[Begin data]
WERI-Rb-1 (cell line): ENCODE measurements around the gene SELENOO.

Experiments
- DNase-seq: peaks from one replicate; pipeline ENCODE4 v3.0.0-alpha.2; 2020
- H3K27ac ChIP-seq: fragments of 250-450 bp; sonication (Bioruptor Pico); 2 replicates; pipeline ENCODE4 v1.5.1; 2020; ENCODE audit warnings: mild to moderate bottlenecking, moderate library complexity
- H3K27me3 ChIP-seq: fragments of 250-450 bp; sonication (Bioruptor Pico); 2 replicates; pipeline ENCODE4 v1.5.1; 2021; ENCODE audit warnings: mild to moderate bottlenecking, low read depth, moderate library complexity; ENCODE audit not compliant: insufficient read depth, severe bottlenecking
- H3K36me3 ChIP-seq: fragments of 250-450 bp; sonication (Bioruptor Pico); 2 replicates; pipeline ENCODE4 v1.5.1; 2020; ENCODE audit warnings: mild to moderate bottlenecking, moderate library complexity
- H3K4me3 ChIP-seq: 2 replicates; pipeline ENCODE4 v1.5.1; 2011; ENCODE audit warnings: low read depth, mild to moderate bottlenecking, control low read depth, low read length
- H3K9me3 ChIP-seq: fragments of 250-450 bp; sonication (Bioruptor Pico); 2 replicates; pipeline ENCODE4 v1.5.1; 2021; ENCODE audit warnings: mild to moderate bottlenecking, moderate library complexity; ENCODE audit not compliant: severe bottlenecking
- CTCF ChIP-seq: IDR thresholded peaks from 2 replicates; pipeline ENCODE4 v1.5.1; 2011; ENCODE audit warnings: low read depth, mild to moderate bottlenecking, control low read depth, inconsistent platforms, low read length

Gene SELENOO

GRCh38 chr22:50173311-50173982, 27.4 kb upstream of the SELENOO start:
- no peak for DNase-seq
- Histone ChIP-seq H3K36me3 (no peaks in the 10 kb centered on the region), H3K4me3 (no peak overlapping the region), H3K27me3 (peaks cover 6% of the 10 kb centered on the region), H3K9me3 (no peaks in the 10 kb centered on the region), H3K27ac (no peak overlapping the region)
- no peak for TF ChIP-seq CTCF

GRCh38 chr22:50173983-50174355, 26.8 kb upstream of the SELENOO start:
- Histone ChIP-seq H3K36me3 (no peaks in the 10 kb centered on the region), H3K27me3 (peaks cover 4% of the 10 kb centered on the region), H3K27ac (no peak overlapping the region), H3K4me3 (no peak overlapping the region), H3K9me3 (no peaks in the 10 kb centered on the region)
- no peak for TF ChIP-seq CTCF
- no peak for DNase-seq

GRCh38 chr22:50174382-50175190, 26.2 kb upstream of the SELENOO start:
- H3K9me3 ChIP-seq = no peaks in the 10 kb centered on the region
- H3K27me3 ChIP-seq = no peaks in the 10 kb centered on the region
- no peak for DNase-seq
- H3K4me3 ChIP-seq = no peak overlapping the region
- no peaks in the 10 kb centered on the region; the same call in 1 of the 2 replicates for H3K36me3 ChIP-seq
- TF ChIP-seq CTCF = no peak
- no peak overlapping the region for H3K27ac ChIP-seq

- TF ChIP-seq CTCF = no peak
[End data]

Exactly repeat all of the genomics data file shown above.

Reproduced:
WERI-Rb-1 (cell line): ENCODE measurements around the gene SELENOO.

Experiments
- DNase-seq: peaks from one replicate; pipeline ENCODE4 v3.0.0-alpha.2; 2020
- H3K27ac ChIP-seq: fragments of 250-450 bp; sonication (Bioruptor Pico); 2 replicates; pipeline ENCODE4 v1.5.1; 2020; ENCODE audit warnings: mild to moderate bottlenecking, moderate library complexity
- H3K27me3 ChIP-seq: fragments of 250-450 bp; sonication (Bioruptor Pico); 2 replicates; pipeline ENCODE4 v1.5.1; 2021; ENCODE audit warnings: mild to moderate bottlenecking, low read depth, moderate library complexity; ENCODE audit not compliant: insufficient read depth, severe bottlenecking
- H3K36me3 ChIP-seq: fragments of 250-450 bp; sonication (Bioruptor Pico); 2 replicates; pipeline ENCODE4 v1.5.1; 2020; ENCODE audit warnings: mild to moderate bottlenecking, moderate library complexity
- H3K4me3 ChIP-seq: 2 replicates; pipeline ENCODE4 v1.5.1; 2011; ENCODE audit warnings: low read depth, mild to moderate bottlenecking, control low read depth, low read length
- H3K9me3 ChIP-seq: fragments of 250-450 bp; sonication (Bioruptor Pico); 2 replicates; pipeline ENCODE4 v1.5.1; 2021; ENCODE audit warnings: mild to moderate bottlenecking, moderate library complexity; ENCODE audit not compliant: severe bottlenecking
- CTCF ChIP-seq: IDR thresholded peaks from 2 replicates; pipeline ENCODE4 v1.5.1; 2011; ENCODE audit warnings: low read depth, mild to moderate bottlenecking, control low read depth, inconsistent platforms, low read length

Gene SELENOO

GRCh38 chr22:50173311-50173982, 27.4 kb upstream of the SELENOO start:
- no peak for DNase-seq
- Histone ChIP-seq H3K36me3 (no peaks in the 10 kb centered on the region), H3K4me3 (no peak overlapping the region), H3K27me3 (peaks cover 6% of the 10 kb centered on the region), H3K9me3 (no peaks in the 10 kb centered on the region), H3K27ac (no peak overlapping the region)
- no peak for TF ChIP-seq CTCF

GRCh38 chr22:50173983-50174355, 26.8 kb upstream of the SELENOO start:
- Histone ChIP-seq H3K36me3 (no peaks in the 10 kb centered on the region), H3K27me3 (peaks cover 4% of the 10 kb centered on the region), H3K27ac (no peak overlapping the region), H3K4me3 (no peak overlapping the region), H3K9me3 (no peaks in the 10 kb centered on the region)
- no peak for TF ChIP-seq CTCF
- no peak for DNase-seq

GRCh38 chr22:50174382-50175190, 26.2 kb upstream of the SELENOO start:
- H3K9me3 ChIP-seq = no peaks in the 10 kb centered on the region
- H3K27me3 ChIP-seq = no peaks in the 10 kb centered on the region
- no peak for DNase-seq
- H3K4me3 ChIP-seq = no peak overlapping the region
- no peaks in the 10 kb centered on the region; the same call in 1 of the 2 replicates for H3K36me3 ChIP-seq
- TF ChIP-seq CTCF = no peak
- no peak overlapping the region for H3K27ac ChIP-seq

- TF ChIP-seq CTCF = no peak